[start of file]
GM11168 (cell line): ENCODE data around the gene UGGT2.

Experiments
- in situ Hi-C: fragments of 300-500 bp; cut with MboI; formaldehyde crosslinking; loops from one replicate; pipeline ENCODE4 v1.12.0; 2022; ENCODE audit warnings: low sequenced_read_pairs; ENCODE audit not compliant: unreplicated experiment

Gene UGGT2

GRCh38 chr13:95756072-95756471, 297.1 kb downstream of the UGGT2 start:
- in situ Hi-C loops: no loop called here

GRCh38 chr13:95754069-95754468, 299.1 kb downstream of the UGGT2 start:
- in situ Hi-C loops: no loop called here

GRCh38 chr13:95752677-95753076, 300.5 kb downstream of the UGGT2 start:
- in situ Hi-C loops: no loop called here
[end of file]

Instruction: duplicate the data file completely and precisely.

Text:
GM11168 (cell line): ENCODE data around the gene UGGT2.

Experiments
- in situ Hi-C: fragments of 300-500 bp; cut with MboI; formaldehyde crosslinking; loops from one replicate; pipeline ENCODE4 v1.12.0; 2022; ENCODE audit warnings: low sequenced_read_pairs; ENCODE audit not compliant: unreplicated experiment

Gene UGGT2

GRCh38 chr13:95756072-95756471, 297.1 kb downstream of the UGGT2 start:
- in situ Hi-C loops: no loop called here

GRCh38 chr13:95754069-95754468, 299.1 kb downstream of the UGGT2 start:
- in situ Hi-C loops: no loop called here

GRCh38 chr13:95752677-95753076, 300.5 kb downstream of the UGGT2 start:
- in situ Hi-C loops: no loop called here